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Apple ditches tool designed to deter iPhone and iPad theft, but why?

Why it matters to you

Apple has removed an online tool that made it easy for buyers to confirm that their secondhand devices had not been reported lost or stolen.

Apple’s Activation Status was a nifty tool that allowed users to check the ownership status of their iPhone, iPad, or iPod touch. Basically, it provided a safeguard against third parties who traffic in stolen devices. But it is no more. According to Mac Rumors, the Activation Status tool has been removed from the iCloud web page.

The company has not provided an explanation for the page’s removal.

Activation Lock, which was introduced alongside iOS 7 and which is enabled automatically when you turn on Find My iPhone, requires that you enter an Apple ID and password in order to bypass your device’s lock screen. It’s designed to prevent unscrupulous parties from using your iPad, iPod Touch, and iPhone if it’s lost or stolen — a device with Activation Lock requires the owner’s login information even if it’s erased or reactivated.

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“[With] Activation Lock, if a thief tries to turn off Find My iPhone, or if they even wipe the device entirely, they will not be able to reactive it because they won’t know your iCloud username and password,” Apple’s Craig Federighi said at Apple’s Worldwide Developers Conference in 2013. “We think this is going to be a really powerful theft deterrent.”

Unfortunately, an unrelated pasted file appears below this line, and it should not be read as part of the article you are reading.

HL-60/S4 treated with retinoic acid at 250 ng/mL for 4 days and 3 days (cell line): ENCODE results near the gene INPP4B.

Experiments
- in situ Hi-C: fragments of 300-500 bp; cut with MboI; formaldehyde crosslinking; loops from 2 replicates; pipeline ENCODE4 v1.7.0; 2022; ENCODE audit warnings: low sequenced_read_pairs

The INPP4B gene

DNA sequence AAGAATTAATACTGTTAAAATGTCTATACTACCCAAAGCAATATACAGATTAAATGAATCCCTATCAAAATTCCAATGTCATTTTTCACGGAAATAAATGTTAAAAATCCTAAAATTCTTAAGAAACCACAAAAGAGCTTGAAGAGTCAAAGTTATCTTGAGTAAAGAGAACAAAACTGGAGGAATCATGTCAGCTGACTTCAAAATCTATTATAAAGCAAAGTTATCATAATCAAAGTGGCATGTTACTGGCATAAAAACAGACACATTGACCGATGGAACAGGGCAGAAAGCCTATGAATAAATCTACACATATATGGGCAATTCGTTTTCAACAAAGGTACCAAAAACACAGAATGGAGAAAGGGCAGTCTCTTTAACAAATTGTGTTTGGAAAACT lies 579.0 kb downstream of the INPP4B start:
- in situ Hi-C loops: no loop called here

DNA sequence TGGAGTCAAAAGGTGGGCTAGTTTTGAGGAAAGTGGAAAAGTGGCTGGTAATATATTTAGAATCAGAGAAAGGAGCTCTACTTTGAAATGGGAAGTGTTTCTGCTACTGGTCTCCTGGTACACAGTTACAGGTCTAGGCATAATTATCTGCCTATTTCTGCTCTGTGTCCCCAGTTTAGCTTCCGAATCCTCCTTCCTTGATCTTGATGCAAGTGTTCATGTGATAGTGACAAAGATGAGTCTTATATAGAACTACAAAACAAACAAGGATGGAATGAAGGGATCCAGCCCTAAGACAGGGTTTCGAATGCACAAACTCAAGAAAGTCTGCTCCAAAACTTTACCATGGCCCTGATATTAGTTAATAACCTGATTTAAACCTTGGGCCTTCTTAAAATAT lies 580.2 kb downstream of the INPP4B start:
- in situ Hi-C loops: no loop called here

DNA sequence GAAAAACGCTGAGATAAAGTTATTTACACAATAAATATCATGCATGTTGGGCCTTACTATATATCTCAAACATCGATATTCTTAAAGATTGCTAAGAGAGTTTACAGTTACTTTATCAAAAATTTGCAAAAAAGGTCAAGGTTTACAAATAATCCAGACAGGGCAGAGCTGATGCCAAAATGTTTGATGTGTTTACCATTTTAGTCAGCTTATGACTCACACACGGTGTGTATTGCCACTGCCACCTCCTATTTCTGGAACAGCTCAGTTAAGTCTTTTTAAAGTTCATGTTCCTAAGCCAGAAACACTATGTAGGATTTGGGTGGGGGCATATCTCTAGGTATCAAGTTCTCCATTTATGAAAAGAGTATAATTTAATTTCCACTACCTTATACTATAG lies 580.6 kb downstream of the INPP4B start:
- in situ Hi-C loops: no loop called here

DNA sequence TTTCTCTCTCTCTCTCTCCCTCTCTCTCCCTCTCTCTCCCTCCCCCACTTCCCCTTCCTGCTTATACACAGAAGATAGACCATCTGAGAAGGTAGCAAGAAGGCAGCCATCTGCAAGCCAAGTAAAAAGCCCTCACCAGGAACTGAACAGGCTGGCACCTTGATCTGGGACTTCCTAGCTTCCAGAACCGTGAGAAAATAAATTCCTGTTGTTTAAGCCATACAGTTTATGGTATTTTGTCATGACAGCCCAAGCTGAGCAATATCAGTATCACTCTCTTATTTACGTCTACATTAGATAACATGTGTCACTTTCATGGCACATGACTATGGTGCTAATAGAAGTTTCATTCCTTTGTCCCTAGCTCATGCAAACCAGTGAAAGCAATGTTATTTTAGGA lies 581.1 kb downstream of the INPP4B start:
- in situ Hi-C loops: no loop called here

Activation Lock works by cross-referencing the serial number of iPhones, iPads, and iPod touches with a database of devices reported stolen. Purchasers can request the device’s serial number and use the company’s tool to verify that Activation Lock has been turned off. If the device is still locked or if the seller refused to provide a serial number, chances are good that the device was lost or stolen.

Activation Lock’s impetus was pressure from lawmakers. In June 2013, New York State Attorney General Eric Schneiderman and San Francisco District Attorney George Gascon scheduled a face-to-face meeting with Apple, Google, Motorola, Samsung, and Microsoft to discuss the implementation of a “kill switch” that would render stolen devices inoperable.

More: Will iOS 7’s Activation Lock really deter iPhone theft?

The feature isn’t bulletproof, to be fair. Smartphone unlocking company ChronicUnlocks began offering the ability to remove Activation Lock from protected devices for a $150 fee. It noted, though, that the workaround wouldn’t wasn’t effective against devices in “Lost Mode,” a feature of the Find My iPhone app that Apple recommends enabling when a device is lost or stolen.

And Activation Lock isn’t as seamless as some users were led to believe. In October 2016, iPhone 7, 6, and 6s owners experienced an Activation Lock issue in which the device was linked to an Apple ID email address that didn’t belong to them. Users couldn’t sign in, and so couldn’t set up the iPhone. The company recommended that affected owners visit an Apple store, schedule a Genius Bar appointment, or call Apple’s support team at 1-800-MY-APPLE.